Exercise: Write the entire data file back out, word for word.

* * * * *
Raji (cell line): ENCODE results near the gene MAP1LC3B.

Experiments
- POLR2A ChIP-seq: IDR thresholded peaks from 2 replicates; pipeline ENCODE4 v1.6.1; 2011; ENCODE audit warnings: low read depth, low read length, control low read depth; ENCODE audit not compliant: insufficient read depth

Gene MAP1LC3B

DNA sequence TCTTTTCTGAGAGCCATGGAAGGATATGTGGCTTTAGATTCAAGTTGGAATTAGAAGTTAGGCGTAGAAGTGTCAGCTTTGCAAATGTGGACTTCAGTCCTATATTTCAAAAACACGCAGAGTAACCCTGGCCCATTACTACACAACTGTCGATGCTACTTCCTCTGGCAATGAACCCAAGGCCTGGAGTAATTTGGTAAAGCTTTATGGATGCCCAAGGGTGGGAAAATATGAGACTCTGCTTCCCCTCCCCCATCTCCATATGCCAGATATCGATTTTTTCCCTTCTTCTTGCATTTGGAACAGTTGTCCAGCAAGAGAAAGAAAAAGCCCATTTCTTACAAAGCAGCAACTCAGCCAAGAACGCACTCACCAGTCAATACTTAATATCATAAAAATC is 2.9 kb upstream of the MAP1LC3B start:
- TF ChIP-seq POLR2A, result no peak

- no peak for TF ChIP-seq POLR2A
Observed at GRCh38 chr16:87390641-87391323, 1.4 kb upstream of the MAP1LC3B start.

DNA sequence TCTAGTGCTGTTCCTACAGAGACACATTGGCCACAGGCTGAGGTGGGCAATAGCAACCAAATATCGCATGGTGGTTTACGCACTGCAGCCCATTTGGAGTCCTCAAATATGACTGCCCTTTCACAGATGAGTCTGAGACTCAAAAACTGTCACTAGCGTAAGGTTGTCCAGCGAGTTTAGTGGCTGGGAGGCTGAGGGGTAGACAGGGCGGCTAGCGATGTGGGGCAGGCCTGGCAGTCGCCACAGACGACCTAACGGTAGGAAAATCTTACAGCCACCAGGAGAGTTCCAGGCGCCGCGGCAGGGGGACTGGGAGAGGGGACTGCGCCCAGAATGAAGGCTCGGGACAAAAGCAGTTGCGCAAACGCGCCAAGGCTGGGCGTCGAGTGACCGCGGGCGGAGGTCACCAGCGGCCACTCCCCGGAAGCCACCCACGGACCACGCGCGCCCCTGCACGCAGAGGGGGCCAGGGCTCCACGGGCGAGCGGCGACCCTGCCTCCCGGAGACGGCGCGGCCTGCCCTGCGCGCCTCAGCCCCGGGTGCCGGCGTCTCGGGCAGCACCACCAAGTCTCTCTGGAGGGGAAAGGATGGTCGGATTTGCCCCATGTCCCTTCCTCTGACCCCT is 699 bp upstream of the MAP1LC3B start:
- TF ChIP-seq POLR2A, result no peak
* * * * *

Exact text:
Raji (cell line): ENCODE results near the gene MAP1LC3B.

Experiments
- POLR2A ChIP-seq: IDR thresholded peaks from 2 replicates; pipeline ENCODE4 v1.6.1; 2011; ENCODE audit warnings: low read depth, low read length, control low read depth; ENCODE audit not compliant: insufficient read depth

Gene MAP1LC3B

DNA sequence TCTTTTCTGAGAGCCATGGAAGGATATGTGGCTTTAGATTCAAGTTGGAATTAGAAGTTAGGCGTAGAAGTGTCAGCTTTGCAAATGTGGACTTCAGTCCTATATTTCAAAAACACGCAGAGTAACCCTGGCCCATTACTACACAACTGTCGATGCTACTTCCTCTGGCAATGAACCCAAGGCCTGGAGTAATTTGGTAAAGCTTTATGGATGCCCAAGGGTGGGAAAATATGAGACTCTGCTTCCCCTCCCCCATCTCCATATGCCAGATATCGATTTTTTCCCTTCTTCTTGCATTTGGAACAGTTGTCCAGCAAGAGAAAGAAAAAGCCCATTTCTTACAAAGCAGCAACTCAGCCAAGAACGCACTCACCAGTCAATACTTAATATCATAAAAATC is 2.9 kb upstream of the MAP1LC3B start:
- TF ChIP-seq POLR2A, result no peak

- no peak for TF ChIP-seq POLR2A
Observed at GRCh38 chr16:87390641-87391323, 1.4 kb upstream of the MAP1LC3B start.

DNA sequence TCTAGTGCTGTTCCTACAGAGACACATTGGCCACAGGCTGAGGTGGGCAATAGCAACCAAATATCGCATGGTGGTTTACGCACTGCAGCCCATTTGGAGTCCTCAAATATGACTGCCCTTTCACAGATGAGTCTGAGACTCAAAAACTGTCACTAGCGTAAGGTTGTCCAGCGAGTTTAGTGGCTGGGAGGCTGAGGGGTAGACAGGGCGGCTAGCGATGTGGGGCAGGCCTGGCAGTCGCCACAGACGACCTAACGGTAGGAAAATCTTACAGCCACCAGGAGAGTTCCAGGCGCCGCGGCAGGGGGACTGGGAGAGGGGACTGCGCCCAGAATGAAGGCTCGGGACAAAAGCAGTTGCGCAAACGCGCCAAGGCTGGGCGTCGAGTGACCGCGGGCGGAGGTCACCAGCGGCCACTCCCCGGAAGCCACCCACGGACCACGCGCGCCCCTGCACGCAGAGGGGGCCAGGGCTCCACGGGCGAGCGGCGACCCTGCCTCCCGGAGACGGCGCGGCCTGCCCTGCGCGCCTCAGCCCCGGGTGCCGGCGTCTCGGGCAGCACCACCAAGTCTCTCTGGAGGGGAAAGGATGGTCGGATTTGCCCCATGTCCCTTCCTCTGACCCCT is 699 bp upstream of the MAP1LC3B start:
- TF ChIP-seq POLR2A, result no peak